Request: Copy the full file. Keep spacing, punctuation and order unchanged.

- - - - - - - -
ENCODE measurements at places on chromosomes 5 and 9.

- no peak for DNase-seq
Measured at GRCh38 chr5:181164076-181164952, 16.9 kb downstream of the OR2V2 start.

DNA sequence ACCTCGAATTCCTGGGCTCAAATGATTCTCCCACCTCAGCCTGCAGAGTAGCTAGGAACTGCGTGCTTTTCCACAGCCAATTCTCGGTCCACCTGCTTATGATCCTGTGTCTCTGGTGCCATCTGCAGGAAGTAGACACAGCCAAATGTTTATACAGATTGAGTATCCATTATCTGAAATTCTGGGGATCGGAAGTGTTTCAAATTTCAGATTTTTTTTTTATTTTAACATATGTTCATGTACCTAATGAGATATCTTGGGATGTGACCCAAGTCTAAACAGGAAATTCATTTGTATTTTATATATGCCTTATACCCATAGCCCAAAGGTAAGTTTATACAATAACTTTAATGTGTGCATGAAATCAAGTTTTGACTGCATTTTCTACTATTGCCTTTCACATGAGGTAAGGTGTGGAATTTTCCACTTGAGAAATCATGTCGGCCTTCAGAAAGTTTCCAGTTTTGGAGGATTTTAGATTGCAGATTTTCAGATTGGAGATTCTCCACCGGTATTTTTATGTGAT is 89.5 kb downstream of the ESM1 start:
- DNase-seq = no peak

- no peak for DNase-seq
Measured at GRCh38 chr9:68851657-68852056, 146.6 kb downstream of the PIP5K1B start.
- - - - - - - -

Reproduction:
ENCODE measurements at places on chromosomes 5 and 9.

- no peak for DNase-seq
Measured at GRCh38 chr5:181164076-181164952, 16.9 kb downstream of the OR2V2 start.

DNA sequence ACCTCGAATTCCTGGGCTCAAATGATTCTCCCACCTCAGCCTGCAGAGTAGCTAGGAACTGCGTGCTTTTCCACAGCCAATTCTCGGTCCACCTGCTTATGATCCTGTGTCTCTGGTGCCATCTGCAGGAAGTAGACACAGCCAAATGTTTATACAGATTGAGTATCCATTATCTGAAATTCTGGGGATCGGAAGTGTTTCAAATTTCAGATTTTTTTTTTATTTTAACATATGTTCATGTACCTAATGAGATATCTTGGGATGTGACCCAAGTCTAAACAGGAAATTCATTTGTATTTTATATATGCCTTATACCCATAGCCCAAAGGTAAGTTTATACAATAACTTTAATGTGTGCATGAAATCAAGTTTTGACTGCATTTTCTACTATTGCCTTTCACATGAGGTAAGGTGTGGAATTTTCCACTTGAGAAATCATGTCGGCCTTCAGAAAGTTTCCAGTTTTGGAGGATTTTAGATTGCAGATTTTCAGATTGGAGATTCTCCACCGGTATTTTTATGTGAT is 89.5 kb downstream of the ESM1 start:
- DNase-seq = no peak

- no peak for DNase-seq
Measured at GRCh38 chr9:68851657-68852056, 146.6 kb downstream of the PIP5K1B start.